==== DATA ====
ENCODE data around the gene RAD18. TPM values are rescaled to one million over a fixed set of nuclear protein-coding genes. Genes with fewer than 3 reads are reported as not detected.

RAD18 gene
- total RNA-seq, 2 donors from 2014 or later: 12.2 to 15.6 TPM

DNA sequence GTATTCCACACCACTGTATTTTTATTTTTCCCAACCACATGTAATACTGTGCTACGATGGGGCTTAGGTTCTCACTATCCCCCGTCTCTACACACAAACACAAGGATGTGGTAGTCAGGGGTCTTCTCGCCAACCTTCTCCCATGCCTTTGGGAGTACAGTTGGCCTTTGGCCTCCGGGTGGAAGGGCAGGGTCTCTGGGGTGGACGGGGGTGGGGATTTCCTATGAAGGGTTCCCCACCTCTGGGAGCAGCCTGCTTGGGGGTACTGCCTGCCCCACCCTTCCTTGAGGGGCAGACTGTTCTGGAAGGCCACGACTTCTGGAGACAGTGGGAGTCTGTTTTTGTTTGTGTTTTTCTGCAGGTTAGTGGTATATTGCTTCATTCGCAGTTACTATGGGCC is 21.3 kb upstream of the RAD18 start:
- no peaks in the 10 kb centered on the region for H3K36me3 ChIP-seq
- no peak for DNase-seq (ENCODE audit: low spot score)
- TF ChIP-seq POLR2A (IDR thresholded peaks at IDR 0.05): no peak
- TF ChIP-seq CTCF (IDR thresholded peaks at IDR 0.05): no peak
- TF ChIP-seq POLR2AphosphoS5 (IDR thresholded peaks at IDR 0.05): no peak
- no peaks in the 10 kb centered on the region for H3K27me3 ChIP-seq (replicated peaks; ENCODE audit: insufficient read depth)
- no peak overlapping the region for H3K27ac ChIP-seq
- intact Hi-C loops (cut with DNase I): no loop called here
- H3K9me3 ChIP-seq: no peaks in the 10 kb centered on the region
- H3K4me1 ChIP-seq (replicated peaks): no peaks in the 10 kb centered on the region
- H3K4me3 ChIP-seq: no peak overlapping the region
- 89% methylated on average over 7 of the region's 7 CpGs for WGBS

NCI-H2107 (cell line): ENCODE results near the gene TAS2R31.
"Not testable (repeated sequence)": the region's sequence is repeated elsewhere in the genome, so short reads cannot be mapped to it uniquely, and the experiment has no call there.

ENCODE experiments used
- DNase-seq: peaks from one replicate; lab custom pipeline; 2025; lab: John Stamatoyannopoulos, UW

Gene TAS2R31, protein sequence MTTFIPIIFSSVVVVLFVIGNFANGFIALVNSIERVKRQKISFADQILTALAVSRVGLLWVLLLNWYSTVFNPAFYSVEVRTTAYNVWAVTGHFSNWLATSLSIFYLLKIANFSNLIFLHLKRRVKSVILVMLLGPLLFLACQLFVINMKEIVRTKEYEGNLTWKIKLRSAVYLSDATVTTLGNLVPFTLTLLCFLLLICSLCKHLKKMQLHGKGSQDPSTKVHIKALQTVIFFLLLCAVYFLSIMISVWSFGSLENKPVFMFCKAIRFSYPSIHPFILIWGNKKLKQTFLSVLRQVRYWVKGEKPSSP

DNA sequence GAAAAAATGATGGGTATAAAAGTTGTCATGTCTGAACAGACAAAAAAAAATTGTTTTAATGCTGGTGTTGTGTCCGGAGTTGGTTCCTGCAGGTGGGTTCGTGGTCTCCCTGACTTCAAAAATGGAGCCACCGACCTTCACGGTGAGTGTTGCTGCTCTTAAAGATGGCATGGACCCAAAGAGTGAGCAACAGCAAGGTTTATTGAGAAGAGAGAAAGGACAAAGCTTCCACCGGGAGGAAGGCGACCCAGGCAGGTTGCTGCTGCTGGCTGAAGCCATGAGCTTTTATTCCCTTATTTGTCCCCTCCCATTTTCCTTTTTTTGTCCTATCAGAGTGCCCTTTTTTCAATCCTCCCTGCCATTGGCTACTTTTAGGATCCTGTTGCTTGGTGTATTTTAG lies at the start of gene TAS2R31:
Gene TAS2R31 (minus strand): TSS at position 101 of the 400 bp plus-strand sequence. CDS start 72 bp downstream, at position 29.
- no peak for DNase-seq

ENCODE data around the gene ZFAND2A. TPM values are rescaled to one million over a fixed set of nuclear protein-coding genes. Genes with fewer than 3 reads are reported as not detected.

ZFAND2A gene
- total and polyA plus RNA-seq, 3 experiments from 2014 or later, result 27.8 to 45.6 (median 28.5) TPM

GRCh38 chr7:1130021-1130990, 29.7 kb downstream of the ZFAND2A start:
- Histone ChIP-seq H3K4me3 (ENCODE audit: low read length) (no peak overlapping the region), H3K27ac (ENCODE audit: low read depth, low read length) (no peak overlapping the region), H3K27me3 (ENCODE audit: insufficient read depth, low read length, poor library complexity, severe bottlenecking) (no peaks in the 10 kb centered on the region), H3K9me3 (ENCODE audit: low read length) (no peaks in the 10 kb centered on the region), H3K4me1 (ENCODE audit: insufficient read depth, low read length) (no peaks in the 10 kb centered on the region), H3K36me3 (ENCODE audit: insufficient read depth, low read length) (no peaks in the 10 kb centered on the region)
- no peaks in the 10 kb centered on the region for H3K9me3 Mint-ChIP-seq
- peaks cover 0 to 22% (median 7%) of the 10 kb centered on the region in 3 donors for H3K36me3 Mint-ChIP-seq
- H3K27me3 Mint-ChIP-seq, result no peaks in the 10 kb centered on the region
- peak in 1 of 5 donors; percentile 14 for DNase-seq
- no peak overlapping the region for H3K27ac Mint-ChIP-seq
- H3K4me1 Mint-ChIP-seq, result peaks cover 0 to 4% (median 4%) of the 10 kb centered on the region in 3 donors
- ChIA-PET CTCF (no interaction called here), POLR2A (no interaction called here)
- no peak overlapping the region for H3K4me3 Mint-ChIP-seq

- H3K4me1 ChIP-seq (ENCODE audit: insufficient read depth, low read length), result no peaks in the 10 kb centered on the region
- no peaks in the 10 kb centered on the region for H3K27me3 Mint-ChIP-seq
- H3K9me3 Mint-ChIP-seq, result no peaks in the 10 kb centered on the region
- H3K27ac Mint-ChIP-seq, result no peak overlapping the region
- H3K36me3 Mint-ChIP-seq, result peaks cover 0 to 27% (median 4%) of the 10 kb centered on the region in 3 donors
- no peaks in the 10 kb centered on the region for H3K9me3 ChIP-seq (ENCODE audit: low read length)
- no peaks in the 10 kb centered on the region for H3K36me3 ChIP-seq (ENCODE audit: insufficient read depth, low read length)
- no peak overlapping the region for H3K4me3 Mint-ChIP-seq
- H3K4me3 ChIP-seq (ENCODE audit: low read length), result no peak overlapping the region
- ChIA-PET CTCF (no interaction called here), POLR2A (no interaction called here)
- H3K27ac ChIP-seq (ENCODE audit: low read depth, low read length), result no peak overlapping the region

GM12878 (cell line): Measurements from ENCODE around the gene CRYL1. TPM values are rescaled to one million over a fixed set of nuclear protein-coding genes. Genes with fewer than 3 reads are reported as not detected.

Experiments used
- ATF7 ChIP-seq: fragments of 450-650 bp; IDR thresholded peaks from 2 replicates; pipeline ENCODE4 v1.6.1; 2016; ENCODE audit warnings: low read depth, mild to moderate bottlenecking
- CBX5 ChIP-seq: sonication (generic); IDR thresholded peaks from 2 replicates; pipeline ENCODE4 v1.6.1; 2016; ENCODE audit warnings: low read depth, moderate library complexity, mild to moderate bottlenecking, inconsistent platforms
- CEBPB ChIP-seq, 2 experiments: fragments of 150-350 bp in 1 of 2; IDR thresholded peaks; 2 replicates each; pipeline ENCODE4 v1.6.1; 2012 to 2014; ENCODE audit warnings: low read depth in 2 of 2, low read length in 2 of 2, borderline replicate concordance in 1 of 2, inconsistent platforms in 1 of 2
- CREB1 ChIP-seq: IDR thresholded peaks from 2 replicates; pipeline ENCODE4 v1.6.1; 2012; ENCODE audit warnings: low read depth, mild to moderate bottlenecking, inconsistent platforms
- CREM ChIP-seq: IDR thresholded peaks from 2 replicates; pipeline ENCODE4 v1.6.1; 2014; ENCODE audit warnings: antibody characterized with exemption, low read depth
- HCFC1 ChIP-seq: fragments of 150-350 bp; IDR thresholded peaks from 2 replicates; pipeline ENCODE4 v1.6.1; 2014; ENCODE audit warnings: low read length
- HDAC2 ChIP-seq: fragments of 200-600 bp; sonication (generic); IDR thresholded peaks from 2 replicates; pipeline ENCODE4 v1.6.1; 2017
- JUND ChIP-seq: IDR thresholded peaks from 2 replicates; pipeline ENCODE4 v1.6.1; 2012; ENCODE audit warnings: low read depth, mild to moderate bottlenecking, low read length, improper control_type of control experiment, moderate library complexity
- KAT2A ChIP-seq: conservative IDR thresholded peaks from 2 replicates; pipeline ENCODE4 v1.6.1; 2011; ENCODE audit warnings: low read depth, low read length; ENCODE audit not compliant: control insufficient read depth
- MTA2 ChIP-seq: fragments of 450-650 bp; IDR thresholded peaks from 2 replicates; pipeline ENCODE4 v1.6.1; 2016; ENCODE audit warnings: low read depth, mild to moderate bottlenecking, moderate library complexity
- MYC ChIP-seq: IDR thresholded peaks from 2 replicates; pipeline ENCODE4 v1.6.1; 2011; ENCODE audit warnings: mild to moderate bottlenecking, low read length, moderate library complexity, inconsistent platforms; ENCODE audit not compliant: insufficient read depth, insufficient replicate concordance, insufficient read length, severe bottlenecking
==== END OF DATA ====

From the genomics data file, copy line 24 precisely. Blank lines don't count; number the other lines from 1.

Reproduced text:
- no peak for DNase-seq